As a main aspect of this analysis, the significance of SLNB on outcome of HNM patients was examined. In the present retrospective study, 79 patients received treatment with SLNB. Up to nine SLNs were evaluated, in the majority of cases (63.2%), just one or two SLNs were excised. Pathohistologically verified positive SLNs were detected in 10 patients, in eight cases 1 positive node was detected, in two patients two SLNs were positive. 90% of patients with positive SLNs received a completing neck dissection. In univariate survival analysis a positive SLNB was significantly correlated with impaired OAS of the entire cohort when compared to patients without node biopsy (HR = 6.386, 95% CI = 2.727–14.956, p <  0.001) (Fig. 4A). For RFS, the harmful impact of histopathologically verified lymph node metastasis by SLNB could, similar to OAS, be substantiated in univariate analysis (HR = 14.442, 95% CI = 6.974–29.906, p <  0.001) (Fig. 4B, Tab. 2). When using multivariate Cox regression, this observation was substantiated (HR 0.046, 95% CI = 1.779–9.200, p = 0.001) (Tab. 2). Furthermore, we conducted subgroup analysis in UICC II patients questioning whether the sole implementation of SLNB might be correlated with improved outcome of HNM patients. As a result, a significantly positive effect of utilizing SLNB in advanced tumor stages was found (HR = 0.360, 95% CI = 0.134–0.962, p = 0.042) (Fig. 4C). Additionally, the impact of a verified lymph node metastasis by SLNB on occurrence of distant metastasis in the further course of disease was evaluated. In this regard, a positive SLNB significantly increased patients’ chance to develop distant metastasis in the further course of disease (HR = 28.458, CI = 12.463–64.978, p <  0.001) (Fig. 4D).

Fig. 4

Survival in HNM patients: Kaplan-Meier curves for OAS (Fig. 4A) and RFS (Fig. 4B) differentiated by accomplished SLNB as well as result of SLNB. A: (HR = 6.386, CI = 2.727–14.956, p < 0.001), B: (HR = 14.442, CI = 6.974–29.906, p < 0.001). Figure 4C: Kaplan-Meier curve for OAS in UICC stage II patients, differentiated whether SLNB was applied or not (HR = 0.360, CI = 0.134–0.962, p = 0.042); Fig. 4D: Forest plots for SLNB as a predictor for distant metastasis in HNM (pos. SLNB vs. no SLNB: HR = 28.458, CI = 12.463–64.978, p < 0.001) (neg. SLNB vs. no SLNB: HR = 2.149, CI = 1.041–4.433, p = 0.038)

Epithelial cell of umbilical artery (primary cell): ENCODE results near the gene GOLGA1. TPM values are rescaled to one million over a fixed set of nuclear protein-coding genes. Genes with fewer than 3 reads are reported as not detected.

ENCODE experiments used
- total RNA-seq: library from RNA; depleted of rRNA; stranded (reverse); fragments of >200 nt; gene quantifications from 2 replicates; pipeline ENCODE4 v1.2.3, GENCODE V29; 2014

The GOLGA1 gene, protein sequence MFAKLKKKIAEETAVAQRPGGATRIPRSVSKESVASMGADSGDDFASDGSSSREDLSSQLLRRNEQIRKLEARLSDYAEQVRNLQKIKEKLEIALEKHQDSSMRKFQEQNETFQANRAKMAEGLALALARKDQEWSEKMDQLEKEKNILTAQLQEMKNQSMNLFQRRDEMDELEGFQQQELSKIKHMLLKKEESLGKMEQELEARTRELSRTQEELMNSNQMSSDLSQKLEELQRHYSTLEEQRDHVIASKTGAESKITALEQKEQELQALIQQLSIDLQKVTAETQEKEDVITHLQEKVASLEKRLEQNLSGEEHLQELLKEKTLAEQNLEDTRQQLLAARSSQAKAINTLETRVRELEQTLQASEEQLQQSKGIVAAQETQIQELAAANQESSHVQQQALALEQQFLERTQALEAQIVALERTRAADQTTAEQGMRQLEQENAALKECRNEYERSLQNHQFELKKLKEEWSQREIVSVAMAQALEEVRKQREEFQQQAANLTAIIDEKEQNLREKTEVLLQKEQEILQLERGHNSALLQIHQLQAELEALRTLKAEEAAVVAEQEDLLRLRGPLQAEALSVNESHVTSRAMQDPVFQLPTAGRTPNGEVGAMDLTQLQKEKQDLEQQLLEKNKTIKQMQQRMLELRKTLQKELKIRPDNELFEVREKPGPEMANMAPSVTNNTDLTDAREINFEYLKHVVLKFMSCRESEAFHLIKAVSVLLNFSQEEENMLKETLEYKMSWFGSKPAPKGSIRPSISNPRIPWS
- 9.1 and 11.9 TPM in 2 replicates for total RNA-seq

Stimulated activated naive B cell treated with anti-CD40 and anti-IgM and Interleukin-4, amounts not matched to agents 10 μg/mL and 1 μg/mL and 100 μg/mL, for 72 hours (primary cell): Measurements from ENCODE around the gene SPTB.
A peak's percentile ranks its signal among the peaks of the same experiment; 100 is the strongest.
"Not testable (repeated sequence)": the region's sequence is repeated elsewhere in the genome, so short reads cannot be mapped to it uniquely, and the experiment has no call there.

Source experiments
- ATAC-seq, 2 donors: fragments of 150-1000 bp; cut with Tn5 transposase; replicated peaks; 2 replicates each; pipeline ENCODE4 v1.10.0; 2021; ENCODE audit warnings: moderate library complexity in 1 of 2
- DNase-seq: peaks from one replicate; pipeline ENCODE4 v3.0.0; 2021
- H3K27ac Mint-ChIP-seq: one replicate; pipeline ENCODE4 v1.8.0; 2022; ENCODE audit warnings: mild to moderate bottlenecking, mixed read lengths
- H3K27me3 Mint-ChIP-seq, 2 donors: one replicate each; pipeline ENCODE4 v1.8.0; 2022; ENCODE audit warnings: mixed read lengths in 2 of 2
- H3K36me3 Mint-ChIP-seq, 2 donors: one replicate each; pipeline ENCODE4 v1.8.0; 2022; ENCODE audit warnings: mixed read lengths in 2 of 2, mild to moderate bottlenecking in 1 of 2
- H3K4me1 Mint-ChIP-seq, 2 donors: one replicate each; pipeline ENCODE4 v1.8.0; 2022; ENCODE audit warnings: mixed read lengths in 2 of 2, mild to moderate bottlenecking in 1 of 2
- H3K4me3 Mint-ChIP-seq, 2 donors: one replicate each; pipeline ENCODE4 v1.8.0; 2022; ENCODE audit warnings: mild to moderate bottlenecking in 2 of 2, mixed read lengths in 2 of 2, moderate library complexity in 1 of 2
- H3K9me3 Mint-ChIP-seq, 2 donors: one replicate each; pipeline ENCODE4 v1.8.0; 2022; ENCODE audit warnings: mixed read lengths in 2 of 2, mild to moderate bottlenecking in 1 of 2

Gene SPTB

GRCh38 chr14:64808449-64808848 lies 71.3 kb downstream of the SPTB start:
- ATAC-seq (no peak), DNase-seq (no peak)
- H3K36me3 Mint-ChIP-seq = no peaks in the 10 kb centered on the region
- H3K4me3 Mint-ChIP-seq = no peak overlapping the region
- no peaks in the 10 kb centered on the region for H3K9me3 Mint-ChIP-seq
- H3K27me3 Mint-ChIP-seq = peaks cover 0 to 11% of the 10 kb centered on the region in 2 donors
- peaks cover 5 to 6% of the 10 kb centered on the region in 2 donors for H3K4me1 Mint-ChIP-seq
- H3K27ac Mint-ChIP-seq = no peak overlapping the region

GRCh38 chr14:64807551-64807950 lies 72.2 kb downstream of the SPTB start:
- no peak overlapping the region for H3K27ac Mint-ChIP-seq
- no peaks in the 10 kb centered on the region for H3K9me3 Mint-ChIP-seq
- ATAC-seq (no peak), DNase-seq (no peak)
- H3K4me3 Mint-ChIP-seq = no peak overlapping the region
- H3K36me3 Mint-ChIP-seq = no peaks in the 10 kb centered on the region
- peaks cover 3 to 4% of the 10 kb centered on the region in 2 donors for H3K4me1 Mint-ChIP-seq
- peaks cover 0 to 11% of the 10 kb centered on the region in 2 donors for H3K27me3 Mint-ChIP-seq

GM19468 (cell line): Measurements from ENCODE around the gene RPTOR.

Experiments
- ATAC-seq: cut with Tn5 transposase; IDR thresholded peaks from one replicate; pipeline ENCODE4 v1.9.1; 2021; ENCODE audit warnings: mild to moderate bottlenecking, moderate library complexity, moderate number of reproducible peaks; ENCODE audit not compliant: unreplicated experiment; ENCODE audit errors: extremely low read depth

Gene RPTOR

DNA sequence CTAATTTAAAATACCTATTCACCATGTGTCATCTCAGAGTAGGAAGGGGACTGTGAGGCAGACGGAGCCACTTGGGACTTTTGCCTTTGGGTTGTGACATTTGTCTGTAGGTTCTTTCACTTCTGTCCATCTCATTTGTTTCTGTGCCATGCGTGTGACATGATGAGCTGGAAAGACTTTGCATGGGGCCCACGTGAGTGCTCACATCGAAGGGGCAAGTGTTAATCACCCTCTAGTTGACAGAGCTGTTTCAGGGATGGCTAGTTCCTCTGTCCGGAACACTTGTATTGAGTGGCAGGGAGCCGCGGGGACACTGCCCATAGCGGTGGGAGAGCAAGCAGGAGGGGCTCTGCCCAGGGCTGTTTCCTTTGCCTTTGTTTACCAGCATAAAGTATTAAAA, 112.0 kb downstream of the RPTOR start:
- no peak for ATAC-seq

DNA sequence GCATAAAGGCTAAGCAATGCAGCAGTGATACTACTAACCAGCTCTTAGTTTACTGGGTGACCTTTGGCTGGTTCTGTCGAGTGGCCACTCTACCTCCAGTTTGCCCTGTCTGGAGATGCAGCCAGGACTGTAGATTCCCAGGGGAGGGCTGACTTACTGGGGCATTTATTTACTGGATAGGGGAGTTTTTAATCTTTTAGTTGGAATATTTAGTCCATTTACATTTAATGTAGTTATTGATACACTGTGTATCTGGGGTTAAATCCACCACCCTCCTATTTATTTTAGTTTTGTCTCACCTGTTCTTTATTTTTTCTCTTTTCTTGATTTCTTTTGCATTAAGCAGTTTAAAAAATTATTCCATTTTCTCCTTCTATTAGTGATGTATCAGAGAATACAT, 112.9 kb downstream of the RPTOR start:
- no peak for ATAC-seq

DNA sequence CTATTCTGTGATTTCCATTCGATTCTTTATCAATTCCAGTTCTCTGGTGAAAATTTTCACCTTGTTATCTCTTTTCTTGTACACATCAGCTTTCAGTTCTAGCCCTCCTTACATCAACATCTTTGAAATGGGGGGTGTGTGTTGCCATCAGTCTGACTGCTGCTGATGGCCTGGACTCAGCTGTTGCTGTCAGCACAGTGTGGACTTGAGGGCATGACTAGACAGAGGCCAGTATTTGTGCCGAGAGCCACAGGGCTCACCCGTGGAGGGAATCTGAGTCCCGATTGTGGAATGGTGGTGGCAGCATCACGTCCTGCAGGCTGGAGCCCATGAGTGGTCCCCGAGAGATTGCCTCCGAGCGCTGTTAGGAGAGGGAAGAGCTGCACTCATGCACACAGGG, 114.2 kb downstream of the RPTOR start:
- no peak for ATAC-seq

Our results indicate a differential oncological outcome based on distinct tumor localisations. HNM located in the face were significantly associated with impaired OAS and RFS, compared to scalp and neck melanoma (HR = 0.625, 95% CI = 0.419–0.931, p = 0.021, Fig. 5A) (HR = 2.482, CI = 1.524–4.042, p <  0.001, Fig. 5B). This result could even be more substantiated by adjusting for covariates using multivariate Cox regression (HR = 0.498, 95% CI = 0.309–0.801, p = 0.004) (Tab. 2).

Fig. 5

Kaplan-Meier curve for OAS (Fig. 5A) and cumulative recurrence rate (Fig. 5B) for HNM localisation face vs. scalp and neck (A: p = 0.021) (B: p < 0.001)

Furthermore, age at diagnosis, histologic subtype, and resection margin proved to be significant independent risk factors for RFS (Tab. 2). Relating thereto, surgical margins ≥5 mm were clearly associated with improved RFS (HR = 0.532, CI = 0.317–0.893, p = 0.017). Resection margins ≥10 mm led to further beneficial aspects in RFS of HNM patients which was confirmed by multivariate analysis (HR = 0.255, CI = 0.145–0.450, p <  0.001) (Tab. 2).